Yoga – mudras and music
Some clinics and rehabilitation centers use music as a component of routine therapy. We all know the healing effect of music, as a number of books have been published on the subject. But music is also good for healthy people who are occasionally plagued by weakness or physical imbalances. Since the music used for therapy plays anywhere from three to twelve minutes, and this amount of time corresponds to how long one holds a mudra, it is obvious that mudras and music can have a wonderful influence on each other.
Tension—either physical or mental-emotional— can be relieved by listening to the right kind of music. The right kind of music has a calming and relaxing effect, possibly even taking a person into a state of deep relaxation. Stress and tension can also lead to an acute or a chronic state of exhaustion that can be positively influenced by music.
If you pay attention to the following points, you can get a lot from using music with your mudras:
• Consider your own taste in music;
• Determine how long the playing time should be;
• Listen to the same piece at the same time for at least three days in row;
• Listen consciously, and immediately let go of any thoughts that may arise.
Which music pieces are best suited for this purpose? Helen Bonny, who developed GIM (Guided Imagery Music), writes: “Tranquilizing and relaxing music is oriented to the human heart, on a calm and relaxed pulse. Overall, tranquilizing music is distinctly calm and more harmonious, with lightly flowing melodies. A person doesn’t have to immediately fall asleep to it, but this music promotes specific feelings, such as an inner calm, relaxation, and contentment.”7 According to the opinion of the GIM trainer, classical music is particularly suited for healing and relaxing, and solo concerts have a stronger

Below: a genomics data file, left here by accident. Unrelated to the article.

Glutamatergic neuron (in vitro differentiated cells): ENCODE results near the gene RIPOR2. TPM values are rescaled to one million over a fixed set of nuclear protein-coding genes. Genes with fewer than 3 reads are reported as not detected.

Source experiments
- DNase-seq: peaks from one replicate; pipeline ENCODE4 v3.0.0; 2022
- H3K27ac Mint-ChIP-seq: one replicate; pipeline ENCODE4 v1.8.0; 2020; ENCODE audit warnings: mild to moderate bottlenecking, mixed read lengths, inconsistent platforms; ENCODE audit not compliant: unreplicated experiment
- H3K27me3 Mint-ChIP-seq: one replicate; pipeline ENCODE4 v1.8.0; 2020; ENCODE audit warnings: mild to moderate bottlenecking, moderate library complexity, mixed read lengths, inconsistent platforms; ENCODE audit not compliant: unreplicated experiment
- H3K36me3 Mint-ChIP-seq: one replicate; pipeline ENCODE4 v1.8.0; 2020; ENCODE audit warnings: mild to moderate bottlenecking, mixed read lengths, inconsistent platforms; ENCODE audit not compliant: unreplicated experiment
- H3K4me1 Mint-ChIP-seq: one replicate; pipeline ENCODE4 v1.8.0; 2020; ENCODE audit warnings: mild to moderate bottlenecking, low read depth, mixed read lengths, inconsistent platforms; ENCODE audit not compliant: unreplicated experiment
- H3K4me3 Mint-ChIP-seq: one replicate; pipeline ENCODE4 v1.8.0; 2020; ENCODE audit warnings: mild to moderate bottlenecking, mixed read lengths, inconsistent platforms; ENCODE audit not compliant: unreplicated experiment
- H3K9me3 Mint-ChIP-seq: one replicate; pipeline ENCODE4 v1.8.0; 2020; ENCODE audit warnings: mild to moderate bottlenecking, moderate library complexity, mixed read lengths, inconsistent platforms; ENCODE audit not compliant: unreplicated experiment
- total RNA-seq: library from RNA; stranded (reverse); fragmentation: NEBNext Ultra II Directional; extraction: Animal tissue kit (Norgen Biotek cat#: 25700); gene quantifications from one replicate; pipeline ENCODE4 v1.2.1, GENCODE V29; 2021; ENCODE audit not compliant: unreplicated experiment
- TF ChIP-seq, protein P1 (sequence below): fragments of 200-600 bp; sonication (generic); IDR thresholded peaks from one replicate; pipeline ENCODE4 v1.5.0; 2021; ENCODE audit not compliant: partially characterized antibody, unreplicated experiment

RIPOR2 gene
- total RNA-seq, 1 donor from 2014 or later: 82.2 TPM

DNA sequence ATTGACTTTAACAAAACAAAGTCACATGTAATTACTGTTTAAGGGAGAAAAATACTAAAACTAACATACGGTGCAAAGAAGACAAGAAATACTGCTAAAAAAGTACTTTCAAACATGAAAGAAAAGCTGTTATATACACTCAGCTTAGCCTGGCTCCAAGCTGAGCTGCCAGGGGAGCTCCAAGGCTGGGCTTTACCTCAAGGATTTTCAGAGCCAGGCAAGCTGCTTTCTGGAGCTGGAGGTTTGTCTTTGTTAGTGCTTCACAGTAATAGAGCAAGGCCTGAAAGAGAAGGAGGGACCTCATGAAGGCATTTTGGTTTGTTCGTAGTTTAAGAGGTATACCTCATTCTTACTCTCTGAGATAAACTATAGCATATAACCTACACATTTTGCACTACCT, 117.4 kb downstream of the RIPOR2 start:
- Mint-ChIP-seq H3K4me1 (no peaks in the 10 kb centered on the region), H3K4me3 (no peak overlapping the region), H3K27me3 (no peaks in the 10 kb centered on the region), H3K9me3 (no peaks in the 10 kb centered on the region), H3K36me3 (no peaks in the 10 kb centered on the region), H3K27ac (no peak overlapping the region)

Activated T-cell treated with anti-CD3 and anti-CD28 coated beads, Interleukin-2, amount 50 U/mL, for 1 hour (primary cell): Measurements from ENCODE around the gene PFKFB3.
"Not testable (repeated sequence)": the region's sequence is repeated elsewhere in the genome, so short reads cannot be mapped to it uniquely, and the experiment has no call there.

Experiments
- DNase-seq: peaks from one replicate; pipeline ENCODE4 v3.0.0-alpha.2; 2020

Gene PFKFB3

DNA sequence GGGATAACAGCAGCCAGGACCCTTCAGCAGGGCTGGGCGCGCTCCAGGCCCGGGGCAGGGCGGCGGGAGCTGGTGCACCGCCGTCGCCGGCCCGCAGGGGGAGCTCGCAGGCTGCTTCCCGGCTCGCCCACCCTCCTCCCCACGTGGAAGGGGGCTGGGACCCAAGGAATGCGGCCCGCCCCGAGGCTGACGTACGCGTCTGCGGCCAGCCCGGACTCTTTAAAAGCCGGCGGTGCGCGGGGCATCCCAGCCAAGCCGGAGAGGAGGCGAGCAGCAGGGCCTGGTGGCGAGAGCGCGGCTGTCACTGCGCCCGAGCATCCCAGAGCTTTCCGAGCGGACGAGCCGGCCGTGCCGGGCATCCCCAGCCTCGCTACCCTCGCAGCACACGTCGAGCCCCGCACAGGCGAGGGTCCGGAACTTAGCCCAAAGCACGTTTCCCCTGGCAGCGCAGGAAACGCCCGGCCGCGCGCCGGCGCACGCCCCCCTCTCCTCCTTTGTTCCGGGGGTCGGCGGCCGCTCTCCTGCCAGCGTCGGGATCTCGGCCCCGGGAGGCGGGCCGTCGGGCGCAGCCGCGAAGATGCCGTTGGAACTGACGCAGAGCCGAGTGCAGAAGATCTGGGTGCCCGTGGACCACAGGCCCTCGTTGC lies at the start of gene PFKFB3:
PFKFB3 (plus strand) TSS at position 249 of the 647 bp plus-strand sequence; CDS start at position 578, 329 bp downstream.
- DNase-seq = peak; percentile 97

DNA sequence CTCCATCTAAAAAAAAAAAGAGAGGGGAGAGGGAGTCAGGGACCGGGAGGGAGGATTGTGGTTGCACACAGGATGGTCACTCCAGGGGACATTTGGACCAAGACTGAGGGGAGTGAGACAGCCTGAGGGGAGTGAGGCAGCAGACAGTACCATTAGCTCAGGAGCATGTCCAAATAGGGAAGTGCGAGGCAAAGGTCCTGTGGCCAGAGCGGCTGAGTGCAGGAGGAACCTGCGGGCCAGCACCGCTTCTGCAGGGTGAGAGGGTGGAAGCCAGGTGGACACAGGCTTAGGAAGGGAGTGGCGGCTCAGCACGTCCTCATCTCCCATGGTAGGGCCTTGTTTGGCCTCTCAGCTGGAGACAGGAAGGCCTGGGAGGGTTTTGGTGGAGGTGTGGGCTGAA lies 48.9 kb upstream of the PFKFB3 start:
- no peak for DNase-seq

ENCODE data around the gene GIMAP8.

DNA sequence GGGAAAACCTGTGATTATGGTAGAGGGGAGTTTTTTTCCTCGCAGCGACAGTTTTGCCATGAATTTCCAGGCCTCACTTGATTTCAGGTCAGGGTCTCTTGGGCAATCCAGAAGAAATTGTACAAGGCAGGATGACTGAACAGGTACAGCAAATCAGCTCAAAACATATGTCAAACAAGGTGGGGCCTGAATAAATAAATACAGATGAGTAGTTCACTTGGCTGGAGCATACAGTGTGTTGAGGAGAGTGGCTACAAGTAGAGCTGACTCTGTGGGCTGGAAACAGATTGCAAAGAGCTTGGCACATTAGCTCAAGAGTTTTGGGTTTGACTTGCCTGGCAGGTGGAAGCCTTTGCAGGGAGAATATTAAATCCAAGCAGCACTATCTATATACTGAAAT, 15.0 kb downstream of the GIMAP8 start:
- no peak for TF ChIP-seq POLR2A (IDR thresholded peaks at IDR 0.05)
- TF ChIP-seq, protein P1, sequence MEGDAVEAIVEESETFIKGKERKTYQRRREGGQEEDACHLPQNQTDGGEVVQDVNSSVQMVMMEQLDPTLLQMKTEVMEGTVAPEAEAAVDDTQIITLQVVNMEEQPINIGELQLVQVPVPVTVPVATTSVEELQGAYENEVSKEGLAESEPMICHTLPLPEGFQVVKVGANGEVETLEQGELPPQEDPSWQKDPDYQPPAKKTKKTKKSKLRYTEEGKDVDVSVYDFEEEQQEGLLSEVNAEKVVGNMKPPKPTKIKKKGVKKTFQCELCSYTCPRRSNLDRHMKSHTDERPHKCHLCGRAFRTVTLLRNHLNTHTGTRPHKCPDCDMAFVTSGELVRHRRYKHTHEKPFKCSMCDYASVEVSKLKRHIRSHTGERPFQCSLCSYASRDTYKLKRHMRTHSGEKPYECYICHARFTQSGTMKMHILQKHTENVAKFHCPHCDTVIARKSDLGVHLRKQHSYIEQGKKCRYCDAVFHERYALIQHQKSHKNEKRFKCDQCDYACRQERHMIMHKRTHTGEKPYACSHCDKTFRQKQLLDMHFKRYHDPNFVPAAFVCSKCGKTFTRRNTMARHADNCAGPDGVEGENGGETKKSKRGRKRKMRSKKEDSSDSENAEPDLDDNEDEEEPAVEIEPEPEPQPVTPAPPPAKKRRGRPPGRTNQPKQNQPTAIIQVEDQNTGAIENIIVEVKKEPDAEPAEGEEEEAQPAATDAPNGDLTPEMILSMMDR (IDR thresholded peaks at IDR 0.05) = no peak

effect than symphonies. There is a special power in slow movements— andante, adagio, and largo. For a relaxation effect, the most suitable instrument is the oboe, followed by the piano, the cello, the violin, the clarinet, and the organ. Vocals are less suited for promoting relaxation. The following keys are the most effective: C major, D major, B major, and F major. In summary, it can be said that many low and few high frequencies lead to relaxation. High frequency, “airy” music tends to be more suited for
a light, elevating mood. With these guidelines, you can now put together your own appropriate and individual music pharmacy. It is worthwhile to find out which music especially appeals to you so
you can become more conscious of your own individuality in this respect. For example, some relaxation music has precisely the opposite effect on me—it gets on my nerves, and even makes me feel aggressive.
Incidentally, if you have trouble taking the time to do chores around the house, try playing some snappy marches or hot rock music, or even techno, to bring fresh momentum into this bothersome situation!